It’s strange to talk about Steven Seagal in 2019. In 1988, when he broke into Hollywood swordfighting bad guys in driveways? Sure. In 1991, when he was arguably the worst host in the history of Saturday Night Live? Okay. In 2006, when he released the appalling blues guitar album Mojo Priest with the first single “Alligator Ass?” Fine. But today? What reason could there possibly be? Well, two years ago, Seagal — close personal friend to Donald Trump and Vladimir Putin —wrote a novel that is both urgently relevant to the current state of our union and completely batshit insane.
Seagal, a martial-arts enthusiast from Michigan, parlayed a West Hollywood dojo into starring roles in more than 50 action movies, from Hard to Kill to Out for a Kill to Kill Switch to Driven to Kill to Contract to Kill, and with each one, his shiny black widow’s peak gets sharper and his husky whisper less intelligible. Whether his character is ex-CIA or ex-Special Forces or ex-Black Ops, he is first and foremost Steven Seagal, an environmentalist aikido master who does not believe in violence and will absolutely murder you brutally.
It reflects well on the nation’s book-buyers that none of this guarantees a fiction best seller. Published in October 2017, The Way of the Shadow Wolves: The Deep State and the Hijacking of America made basically no impact on the literary world but did come up as the butt of a joke on podcasts or among comedians, usually white men. No one claimed it was good, but it was at least a new lens on Seagal, a man who commanded movie screens, cable TV screens, and straight-to-VHS screens for three decades. Now age 66, the B-movie lead should have faded into comfortable obscurity, yet here I am in 2019 declaring that he has written a book and that, against my own better judgment, I have read it.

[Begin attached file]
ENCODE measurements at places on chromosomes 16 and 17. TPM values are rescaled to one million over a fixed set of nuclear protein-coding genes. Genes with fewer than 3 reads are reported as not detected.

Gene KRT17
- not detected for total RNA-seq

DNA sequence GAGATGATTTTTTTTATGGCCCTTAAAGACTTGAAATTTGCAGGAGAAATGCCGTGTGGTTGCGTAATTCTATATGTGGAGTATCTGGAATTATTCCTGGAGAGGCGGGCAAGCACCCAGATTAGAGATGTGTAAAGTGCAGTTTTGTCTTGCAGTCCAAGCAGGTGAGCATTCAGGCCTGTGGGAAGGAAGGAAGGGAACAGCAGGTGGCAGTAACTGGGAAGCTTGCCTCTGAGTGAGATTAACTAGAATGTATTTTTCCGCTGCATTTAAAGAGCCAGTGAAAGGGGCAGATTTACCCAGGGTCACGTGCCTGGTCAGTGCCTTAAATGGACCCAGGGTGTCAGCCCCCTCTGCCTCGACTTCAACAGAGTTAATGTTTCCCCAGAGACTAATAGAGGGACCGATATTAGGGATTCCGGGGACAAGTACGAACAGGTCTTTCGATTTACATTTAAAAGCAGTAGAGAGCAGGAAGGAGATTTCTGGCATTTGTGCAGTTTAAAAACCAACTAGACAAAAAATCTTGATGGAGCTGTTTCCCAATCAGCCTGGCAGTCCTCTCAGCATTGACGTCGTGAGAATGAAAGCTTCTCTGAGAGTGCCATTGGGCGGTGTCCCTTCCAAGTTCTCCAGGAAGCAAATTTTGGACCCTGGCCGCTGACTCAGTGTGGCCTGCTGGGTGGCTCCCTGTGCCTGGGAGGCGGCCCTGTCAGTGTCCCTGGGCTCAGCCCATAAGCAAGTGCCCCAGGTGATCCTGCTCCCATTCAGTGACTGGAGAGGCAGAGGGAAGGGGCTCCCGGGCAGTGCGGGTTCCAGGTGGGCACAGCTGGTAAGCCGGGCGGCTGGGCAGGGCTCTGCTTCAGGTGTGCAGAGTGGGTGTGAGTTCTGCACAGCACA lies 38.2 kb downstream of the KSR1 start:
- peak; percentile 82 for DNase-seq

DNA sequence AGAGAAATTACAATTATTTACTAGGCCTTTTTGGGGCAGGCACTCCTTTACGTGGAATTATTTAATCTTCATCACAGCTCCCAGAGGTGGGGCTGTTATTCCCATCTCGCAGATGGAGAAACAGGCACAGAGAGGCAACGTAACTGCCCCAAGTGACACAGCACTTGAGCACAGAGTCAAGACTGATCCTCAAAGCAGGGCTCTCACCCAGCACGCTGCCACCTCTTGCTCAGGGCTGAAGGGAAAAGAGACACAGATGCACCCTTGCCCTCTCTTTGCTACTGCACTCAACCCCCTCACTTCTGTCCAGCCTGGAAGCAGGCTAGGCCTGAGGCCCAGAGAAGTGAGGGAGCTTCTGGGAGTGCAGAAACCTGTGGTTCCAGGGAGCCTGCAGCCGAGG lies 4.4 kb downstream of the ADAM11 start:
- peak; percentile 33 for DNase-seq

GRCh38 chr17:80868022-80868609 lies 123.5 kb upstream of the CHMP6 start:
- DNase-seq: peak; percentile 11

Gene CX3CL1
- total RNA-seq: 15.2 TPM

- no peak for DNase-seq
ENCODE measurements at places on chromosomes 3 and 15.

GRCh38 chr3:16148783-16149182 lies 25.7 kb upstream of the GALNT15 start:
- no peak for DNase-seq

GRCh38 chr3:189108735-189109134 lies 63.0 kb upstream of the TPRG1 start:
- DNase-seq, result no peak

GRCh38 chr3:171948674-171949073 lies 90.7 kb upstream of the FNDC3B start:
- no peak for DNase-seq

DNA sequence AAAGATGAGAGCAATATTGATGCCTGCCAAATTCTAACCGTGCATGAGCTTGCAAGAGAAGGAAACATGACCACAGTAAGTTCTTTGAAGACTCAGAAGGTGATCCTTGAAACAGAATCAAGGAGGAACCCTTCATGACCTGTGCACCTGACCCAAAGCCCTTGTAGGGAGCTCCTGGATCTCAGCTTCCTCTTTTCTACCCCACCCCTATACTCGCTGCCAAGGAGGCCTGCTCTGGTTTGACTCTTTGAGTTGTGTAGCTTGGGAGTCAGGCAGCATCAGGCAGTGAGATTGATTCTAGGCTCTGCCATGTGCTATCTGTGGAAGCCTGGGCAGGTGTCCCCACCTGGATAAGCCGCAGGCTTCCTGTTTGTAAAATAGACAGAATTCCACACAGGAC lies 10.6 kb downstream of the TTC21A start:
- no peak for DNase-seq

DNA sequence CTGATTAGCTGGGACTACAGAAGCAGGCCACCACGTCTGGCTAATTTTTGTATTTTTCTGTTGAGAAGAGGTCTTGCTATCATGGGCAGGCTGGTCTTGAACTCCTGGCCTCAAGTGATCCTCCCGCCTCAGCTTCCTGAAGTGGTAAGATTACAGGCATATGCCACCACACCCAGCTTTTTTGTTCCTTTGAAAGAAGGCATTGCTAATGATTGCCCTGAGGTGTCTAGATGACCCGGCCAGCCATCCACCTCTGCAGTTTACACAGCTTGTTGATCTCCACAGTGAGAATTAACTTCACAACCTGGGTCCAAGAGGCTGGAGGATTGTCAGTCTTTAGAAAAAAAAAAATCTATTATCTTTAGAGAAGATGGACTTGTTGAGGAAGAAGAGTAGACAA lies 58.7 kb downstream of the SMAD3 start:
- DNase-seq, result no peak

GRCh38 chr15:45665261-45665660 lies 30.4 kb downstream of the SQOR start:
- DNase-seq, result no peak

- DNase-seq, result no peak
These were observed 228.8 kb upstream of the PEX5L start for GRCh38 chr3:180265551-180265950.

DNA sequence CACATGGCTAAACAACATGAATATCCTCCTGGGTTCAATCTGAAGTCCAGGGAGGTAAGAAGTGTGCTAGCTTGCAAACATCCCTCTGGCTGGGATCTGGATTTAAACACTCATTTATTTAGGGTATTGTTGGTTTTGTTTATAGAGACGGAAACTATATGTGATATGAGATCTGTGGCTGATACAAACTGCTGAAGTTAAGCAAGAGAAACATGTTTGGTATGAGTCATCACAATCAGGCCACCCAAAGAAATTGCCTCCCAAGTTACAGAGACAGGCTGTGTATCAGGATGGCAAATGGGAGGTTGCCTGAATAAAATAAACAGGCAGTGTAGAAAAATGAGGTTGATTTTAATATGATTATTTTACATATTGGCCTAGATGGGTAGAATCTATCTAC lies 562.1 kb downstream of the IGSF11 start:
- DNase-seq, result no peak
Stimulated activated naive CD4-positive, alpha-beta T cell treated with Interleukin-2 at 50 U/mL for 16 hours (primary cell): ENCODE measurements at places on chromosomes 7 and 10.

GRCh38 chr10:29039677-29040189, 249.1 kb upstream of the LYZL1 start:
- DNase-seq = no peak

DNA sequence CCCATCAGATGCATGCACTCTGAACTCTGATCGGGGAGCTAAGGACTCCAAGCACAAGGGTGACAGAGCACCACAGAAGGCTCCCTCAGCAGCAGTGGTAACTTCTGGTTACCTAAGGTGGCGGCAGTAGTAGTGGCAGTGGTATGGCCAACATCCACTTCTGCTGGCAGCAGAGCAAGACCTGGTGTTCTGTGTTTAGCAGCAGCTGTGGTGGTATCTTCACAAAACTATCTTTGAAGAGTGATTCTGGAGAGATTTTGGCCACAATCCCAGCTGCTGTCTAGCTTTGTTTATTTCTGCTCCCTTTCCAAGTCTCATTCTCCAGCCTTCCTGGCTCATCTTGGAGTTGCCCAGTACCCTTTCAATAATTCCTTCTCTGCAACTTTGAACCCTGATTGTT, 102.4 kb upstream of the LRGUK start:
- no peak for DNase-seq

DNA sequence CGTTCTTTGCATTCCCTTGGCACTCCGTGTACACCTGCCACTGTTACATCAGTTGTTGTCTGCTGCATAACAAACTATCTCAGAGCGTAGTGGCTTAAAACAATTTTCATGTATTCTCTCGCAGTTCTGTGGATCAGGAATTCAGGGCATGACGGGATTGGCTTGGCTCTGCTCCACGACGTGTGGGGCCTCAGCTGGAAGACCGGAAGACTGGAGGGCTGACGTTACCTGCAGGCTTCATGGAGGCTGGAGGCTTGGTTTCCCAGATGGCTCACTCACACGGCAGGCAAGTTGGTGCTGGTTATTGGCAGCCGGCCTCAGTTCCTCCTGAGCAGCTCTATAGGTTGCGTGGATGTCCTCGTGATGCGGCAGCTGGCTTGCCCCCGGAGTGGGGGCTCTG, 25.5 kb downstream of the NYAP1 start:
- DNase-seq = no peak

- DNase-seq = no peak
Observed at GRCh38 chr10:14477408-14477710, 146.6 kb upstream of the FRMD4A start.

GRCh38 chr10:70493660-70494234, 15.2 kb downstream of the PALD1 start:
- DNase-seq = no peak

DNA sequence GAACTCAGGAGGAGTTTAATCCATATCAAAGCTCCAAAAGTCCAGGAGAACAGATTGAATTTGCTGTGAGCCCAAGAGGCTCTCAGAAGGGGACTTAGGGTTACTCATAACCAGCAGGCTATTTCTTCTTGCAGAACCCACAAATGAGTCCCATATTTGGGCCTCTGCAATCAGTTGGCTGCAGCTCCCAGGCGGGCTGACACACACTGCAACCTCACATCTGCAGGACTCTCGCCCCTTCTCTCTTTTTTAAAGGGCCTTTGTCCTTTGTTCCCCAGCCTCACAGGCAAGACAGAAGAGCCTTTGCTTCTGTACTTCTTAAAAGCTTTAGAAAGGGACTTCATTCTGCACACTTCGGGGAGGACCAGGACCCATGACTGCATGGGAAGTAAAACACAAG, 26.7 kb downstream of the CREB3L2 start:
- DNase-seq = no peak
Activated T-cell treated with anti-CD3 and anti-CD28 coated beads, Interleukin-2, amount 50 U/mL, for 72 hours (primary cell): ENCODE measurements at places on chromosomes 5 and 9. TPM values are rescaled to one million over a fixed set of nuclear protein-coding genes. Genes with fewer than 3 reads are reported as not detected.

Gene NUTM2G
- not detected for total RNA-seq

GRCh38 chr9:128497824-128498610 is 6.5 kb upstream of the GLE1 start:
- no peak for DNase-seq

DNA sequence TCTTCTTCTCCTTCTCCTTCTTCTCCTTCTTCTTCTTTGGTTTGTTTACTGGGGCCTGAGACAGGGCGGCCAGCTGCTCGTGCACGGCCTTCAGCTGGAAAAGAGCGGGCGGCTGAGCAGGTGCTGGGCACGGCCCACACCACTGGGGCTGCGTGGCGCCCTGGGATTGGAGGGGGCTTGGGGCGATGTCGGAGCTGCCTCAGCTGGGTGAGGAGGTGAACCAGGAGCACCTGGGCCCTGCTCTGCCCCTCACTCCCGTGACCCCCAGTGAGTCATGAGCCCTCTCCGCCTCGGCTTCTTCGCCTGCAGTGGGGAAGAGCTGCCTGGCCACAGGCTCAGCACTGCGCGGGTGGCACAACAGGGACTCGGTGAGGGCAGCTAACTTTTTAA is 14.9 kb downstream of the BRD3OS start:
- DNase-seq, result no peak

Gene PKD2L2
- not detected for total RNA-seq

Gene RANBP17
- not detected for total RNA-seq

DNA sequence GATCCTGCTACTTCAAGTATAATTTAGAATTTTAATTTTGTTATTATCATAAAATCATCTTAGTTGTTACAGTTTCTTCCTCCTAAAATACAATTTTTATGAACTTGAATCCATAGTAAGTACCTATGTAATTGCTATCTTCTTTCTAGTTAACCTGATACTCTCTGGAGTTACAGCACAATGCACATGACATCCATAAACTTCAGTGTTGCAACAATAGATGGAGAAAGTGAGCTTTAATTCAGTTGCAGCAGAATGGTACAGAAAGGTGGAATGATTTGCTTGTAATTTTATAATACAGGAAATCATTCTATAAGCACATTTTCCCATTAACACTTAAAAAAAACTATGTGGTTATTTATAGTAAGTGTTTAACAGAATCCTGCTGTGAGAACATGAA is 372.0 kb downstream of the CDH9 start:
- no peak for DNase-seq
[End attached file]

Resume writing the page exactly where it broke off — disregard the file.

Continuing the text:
There’s a lot to unpack. Let’s start with the cover. Behind a dusty red desktop screensaver image of a desert, the sky is not a “sky” but a huge wolf face. In the foreground (but strangely out of focus) is Seagal’s own floating bust, lifted from a recent photo, complete with orange-tinted glasses, jet-black goatee, and incredulous squint, and adorned with clip art: a tasseled suede jacket, chunky medallion/badge, belt buckle, and the handle of a cartoon gun.
Open the cover and you find a dedication to Native Americans, the tribal police, U.S. Marshals, and all like-minded folk who recognize the threat of the deep state. Turn the page and you see an ominous disclaimer:
This is a work of fiction and any resemblance to anyone living or dead is purely coincidental.
But always remember that the truth comes in many forms.
You see what I’m saying about the blurred line between reality and fantasy. Then there is a foreword by Sheriff Joe Arpaio — yes, that Joe Arpaio, the former Arizona lawman known for gleefully rounding up anyone a shade darker than ecru and imprisoning them in draconian tent cities, a man Rolling Stone called “America’s meanest and most corrupt politician.”